12 Trained Nurses. By Krausz, Sigmund

What a blessing to humanity the noble sisterhood of trained nurses is! Clad in their plain brown, gray or dark-blue habit, they remind one of the Sisters of Mercy. And that is what they are to a certain extent; for money can hardly repay the tender care and unlimited patience which they extend to the sick at the hospitals and private homes. If it takes innate predilection and absolute devotion to succeed in a profession, the trained nurse has to have both in the highest degree. A course of two, or even three years, in one of the training schools will not make a nurse, in the true sense of the word, out of a woman, unless she be devoted to the work with her whole heart and being. Nurses, like poets, are born and not made, and it is quite a difference to the sick whether a nurse takes care of them whose heart is in her work or one who, like an automaton, simply takes the temperature and administers with clock-like regularity the prescribed doses of medicine.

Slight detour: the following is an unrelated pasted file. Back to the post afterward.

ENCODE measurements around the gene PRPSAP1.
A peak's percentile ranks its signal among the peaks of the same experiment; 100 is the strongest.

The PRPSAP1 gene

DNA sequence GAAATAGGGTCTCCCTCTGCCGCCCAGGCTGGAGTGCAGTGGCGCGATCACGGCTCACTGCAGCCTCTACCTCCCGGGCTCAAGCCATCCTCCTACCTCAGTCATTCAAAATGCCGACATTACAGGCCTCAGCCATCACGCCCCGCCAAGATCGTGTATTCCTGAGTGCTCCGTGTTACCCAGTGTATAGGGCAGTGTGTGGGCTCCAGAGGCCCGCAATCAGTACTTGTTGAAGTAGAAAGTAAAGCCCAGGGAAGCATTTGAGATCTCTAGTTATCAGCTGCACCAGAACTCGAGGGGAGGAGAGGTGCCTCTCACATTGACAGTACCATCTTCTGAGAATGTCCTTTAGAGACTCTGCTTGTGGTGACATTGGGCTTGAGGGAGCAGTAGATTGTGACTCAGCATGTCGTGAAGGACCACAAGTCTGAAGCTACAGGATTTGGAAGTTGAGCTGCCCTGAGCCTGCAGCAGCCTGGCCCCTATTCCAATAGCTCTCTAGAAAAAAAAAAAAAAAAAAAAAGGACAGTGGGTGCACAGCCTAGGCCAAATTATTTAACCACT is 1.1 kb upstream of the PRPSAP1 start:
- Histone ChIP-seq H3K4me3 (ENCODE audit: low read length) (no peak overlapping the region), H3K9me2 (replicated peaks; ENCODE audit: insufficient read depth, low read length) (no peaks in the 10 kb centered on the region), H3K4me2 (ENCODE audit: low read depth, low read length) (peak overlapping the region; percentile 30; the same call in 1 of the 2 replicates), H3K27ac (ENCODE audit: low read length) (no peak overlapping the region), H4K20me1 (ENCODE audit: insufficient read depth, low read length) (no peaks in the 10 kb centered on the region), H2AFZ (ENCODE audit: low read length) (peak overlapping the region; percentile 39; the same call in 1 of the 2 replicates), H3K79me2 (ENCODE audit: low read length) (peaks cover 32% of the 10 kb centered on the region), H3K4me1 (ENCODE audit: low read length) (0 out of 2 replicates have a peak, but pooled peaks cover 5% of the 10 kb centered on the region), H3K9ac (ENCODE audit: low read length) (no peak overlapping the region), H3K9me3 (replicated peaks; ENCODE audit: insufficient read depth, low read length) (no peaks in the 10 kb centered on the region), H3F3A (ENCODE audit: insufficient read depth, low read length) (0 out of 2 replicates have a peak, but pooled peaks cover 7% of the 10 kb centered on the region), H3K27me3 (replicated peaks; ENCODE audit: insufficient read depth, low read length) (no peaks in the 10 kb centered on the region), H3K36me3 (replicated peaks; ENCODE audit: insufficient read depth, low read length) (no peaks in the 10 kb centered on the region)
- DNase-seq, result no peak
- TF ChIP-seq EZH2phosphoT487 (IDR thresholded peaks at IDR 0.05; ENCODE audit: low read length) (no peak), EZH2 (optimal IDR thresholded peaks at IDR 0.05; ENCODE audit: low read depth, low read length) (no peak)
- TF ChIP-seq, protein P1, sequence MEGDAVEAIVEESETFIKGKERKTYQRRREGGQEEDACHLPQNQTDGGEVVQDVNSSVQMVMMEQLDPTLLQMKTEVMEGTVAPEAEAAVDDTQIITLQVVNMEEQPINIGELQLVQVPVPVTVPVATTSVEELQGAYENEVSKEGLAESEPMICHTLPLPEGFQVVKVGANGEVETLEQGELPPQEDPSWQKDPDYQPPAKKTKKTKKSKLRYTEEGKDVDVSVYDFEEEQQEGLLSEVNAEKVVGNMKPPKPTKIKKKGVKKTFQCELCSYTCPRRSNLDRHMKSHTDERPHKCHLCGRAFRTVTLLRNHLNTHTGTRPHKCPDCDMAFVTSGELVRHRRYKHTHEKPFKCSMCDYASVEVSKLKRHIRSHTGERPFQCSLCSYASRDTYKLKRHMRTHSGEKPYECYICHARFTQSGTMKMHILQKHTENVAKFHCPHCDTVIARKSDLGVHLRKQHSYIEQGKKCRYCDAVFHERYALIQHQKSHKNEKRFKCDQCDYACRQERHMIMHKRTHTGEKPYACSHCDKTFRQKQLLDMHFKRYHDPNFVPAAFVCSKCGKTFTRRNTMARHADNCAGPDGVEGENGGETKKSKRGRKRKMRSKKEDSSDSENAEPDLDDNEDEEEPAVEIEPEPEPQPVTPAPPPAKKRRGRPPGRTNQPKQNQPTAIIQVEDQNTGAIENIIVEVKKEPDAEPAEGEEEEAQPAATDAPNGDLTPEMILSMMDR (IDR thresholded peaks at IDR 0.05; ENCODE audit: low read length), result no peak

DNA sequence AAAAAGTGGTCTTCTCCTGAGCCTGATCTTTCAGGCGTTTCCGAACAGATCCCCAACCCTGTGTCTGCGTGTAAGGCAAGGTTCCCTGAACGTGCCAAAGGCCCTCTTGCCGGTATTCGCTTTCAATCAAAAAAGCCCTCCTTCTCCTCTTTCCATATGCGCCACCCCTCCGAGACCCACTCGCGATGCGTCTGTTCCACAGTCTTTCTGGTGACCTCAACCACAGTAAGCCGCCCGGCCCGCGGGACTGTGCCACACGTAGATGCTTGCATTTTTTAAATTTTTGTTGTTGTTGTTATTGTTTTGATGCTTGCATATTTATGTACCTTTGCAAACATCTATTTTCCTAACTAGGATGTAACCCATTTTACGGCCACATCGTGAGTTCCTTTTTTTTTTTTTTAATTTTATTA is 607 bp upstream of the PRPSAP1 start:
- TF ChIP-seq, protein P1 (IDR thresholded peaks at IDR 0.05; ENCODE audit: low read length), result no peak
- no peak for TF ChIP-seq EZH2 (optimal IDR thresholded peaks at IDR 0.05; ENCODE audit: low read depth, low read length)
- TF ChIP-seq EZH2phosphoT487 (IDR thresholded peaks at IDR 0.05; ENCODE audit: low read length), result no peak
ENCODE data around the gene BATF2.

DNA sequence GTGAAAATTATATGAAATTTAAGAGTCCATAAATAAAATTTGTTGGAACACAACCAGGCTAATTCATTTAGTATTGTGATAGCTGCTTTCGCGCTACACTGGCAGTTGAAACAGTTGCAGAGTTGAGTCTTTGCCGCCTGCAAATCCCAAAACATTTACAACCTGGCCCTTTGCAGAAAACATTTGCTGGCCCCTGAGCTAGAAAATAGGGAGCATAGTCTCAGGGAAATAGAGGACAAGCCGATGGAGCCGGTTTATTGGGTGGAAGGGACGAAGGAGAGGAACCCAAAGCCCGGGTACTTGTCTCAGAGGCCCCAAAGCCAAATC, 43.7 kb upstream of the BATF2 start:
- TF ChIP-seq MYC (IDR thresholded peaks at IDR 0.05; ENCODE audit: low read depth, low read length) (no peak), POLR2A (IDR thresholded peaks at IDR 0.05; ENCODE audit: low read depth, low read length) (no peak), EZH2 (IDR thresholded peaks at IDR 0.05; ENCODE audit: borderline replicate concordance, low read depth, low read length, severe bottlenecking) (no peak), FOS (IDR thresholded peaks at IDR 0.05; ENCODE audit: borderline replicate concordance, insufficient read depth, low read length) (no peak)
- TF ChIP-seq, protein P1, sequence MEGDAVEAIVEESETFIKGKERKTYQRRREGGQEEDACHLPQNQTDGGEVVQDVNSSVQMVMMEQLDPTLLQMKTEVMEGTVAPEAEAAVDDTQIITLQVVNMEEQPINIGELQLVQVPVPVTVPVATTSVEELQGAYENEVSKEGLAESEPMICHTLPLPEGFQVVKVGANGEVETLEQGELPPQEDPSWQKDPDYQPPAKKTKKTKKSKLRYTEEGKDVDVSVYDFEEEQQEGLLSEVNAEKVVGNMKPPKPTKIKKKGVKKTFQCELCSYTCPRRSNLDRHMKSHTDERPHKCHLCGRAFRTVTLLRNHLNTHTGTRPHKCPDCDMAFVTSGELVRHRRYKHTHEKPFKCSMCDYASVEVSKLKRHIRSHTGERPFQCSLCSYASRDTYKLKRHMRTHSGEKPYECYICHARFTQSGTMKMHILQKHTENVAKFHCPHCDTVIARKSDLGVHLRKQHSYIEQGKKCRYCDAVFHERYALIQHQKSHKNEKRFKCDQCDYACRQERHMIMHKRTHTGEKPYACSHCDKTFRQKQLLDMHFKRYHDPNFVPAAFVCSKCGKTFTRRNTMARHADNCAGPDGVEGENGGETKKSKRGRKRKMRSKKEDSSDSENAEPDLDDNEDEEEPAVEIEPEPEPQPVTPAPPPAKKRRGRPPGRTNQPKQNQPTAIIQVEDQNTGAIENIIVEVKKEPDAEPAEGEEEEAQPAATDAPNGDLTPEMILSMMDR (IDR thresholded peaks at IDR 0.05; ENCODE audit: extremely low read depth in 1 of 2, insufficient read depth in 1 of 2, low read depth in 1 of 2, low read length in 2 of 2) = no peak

Ah! a good nurse is like an angel around the suffering, and if her touch cannot heal, her presence can certainly alleviate and help to endure the pains of the sick-bed.

The trained nurses are street types only in the sense that they are met with frequently on the thoroughfares of the city, where they are easily distinguished by their modest and nun-like garb. When they are seen on the streets it is generally to seek relaxation from the arduous duties of the sick-room and to catch a breath of fresh air so as to gain new strength for the vigil of the coming night. God bless them!

Dieses Kapitel ist Teil des Buches STREET TYPES GREAT AMERICAN CITIES